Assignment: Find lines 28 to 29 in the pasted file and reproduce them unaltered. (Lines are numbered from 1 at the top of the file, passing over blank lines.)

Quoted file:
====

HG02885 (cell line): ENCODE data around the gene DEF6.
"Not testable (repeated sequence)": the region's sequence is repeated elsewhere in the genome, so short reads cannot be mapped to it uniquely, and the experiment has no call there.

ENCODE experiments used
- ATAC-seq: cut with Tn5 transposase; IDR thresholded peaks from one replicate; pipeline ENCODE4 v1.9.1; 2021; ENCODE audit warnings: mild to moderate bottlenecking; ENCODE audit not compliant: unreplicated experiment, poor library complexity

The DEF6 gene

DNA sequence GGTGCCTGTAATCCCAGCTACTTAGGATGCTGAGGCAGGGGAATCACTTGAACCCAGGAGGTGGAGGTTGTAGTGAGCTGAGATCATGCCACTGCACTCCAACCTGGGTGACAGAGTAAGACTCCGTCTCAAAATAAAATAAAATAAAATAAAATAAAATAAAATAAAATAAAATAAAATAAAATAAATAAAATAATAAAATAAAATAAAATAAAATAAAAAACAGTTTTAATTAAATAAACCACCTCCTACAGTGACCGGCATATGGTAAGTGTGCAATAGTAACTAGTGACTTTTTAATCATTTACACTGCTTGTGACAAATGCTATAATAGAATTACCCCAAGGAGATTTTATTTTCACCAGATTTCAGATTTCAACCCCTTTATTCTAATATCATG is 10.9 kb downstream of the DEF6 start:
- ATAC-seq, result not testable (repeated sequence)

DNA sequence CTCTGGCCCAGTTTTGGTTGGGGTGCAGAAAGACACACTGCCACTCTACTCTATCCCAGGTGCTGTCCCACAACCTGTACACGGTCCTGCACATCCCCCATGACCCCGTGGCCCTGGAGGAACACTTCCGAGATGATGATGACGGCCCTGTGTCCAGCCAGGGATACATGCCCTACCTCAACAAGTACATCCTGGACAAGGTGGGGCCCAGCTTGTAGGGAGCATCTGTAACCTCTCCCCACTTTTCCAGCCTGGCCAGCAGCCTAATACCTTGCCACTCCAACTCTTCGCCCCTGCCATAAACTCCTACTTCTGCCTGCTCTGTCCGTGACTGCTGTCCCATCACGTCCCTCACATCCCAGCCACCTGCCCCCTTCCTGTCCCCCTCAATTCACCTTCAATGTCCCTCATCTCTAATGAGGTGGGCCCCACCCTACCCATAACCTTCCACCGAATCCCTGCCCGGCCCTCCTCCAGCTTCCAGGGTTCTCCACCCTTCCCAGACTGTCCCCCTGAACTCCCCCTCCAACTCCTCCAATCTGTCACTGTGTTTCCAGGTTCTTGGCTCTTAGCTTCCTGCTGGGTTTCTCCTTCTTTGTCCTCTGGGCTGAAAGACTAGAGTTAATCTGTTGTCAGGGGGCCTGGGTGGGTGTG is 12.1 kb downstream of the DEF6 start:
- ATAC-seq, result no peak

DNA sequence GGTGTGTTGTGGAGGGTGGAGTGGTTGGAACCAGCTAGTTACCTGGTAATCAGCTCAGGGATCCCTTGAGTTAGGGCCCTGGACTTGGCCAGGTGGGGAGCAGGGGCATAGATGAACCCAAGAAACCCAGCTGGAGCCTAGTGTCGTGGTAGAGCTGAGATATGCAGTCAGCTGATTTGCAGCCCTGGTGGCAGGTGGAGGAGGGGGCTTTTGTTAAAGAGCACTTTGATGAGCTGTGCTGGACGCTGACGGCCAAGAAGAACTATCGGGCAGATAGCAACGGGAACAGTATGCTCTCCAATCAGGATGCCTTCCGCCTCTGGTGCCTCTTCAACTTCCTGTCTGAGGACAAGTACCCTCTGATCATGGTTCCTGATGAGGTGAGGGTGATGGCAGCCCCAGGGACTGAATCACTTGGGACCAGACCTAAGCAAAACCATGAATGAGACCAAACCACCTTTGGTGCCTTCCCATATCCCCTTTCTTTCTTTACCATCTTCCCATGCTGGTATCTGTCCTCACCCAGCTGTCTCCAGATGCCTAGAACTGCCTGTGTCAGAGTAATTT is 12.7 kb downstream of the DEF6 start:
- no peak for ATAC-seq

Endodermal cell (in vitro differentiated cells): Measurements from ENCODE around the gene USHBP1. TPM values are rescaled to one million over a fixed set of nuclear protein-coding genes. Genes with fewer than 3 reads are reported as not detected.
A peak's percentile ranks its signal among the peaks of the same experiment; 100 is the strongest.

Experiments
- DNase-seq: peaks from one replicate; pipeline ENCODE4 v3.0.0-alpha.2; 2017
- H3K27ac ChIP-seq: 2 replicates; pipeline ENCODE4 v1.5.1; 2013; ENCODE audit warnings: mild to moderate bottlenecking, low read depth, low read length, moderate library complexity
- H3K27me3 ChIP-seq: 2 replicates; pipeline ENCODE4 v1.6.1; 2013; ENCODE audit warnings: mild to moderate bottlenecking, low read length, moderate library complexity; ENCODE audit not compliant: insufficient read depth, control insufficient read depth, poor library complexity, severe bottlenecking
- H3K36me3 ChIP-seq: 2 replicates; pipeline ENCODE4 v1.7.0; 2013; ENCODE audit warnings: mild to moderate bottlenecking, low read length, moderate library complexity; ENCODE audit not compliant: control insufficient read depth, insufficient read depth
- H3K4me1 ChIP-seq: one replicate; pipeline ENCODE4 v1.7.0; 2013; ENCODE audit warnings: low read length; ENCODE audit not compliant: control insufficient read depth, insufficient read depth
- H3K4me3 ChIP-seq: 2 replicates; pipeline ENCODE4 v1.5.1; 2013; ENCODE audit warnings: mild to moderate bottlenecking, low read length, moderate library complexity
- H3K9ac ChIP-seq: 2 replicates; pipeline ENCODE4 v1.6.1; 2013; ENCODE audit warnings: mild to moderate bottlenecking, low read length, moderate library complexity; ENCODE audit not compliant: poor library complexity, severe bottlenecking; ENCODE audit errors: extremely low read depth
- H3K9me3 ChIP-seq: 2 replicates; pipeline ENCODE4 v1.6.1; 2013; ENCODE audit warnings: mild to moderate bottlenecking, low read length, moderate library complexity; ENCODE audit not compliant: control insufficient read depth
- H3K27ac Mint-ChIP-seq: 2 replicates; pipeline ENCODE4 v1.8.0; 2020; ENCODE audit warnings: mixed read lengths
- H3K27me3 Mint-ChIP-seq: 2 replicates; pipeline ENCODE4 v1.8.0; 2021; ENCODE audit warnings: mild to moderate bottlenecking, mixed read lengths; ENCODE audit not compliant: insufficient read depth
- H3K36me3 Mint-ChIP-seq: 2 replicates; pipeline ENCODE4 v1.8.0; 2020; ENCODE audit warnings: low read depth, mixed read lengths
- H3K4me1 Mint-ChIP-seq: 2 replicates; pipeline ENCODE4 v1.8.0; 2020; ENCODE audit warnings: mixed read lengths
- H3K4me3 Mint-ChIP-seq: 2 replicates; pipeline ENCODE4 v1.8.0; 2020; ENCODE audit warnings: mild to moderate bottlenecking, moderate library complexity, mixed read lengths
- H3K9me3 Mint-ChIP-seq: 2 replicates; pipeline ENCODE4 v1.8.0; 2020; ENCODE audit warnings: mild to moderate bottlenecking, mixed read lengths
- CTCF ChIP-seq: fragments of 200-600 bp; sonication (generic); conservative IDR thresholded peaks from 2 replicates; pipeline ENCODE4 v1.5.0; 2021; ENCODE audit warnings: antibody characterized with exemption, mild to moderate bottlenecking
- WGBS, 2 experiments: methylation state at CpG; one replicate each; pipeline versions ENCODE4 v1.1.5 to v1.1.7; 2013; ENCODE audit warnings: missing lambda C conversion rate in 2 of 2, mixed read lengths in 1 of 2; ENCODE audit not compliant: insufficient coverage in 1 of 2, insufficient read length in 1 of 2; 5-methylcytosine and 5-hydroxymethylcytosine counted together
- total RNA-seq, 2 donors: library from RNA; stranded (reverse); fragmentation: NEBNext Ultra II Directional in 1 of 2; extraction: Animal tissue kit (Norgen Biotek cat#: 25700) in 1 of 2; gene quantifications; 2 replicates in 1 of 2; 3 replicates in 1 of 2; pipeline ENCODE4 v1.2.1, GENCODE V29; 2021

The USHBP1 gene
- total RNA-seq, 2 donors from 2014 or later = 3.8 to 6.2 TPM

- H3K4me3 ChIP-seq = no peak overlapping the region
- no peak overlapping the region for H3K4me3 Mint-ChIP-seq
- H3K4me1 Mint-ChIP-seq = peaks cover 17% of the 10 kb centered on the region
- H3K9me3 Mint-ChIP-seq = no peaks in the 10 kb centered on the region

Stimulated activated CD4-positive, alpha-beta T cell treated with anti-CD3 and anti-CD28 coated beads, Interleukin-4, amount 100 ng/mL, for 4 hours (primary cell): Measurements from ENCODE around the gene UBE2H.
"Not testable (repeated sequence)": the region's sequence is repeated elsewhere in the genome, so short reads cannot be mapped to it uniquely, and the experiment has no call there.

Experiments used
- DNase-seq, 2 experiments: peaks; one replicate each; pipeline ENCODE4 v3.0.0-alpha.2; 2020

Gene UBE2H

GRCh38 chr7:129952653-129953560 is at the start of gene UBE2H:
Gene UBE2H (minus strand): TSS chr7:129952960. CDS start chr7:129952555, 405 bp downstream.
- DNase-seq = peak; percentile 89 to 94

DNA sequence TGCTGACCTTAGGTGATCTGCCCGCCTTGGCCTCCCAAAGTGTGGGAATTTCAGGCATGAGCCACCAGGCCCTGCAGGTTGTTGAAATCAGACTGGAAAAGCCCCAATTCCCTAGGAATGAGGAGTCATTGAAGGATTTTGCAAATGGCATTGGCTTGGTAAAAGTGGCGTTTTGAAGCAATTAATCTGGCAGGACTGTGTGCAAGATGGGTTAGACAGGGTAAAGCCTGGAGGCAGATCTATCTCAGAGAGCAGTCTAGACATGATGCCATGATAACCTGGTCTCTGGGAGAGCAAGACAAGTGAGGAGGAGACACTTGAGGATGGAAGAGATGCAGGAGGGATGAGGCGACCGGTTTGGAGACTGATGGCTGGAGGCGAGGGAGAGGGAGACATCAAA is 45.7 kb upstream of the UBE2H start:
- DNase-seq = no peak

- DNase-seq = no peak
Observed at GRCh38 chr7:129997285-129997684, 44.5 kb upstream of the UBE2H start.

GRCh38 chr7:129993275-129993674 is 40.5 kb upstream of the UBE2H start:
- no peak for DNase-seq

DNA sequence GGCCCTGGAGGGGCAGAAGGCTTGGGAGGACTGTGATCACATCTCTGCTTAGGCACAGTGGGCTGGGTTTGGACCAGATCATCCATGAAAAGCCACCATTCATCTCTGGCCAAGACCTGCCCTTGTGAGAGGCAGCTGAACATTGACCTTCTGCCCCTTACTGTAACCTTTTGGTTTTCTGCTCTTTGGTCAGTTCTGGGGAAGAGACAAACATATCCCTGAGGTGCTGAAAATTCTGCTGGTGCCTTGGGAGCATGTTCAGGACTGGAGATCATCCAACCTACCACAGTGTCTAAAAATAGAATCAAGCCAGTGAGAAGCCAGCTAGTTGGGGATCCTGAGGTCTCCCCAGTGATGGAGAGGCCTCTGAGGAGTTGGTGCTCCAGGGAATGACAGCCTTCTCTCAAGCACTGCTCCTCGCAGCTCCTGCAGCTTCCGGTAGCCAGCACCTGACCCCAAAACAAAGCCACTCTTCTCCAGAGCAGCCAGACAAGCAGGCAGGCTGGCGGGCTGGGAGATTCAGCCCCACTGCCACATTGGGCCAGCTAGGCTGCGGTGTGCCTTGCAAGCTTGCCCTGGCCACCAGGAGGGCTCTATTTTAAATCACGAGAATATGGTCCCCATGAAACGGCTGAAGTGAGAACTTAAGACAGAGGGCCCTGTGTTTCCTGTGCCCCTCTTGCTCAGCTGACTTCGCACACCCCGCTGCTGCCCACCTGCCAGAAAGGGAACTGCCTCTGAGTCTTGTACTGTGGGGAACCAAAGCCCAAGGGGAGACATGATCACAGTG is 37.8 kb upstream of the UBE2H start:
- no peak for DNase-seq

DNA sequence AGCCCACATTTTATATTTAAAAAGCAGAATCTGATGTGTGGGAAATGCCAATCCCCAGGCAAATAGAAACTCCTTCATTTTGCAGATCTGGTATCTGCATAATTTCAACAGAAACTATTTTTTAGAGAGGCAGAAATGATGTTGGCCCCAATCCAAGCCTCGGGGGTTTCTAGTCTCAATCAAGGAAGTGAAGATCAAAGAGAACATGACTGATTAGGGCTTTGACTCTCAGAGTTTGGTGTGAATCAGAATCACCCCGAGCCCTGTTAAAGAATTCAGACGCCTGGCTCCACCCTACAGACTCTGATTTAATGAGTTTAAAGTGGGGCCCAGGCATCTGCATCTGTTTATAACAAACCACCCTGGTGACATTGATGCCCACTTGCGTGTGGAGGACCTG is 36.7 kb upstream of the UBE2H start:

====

- H3K9me3 Mint-ChIP-seq: 2 replicates; pipeline ENCODE4 v1.8.0; 2020; ENCODE audit warnings: mild to moderate bottlenecking, mixed read lengths
- CTCF ChIP-seq: fragments of 200-600 bp; sonication (generic); conservative IDR thresholded peaks from 2 replicates; pipeline ENCODE4 v1.5.0; 2021; ENCODE audit warnings: antibody characterized with exemption, mild to moderate bottlenecking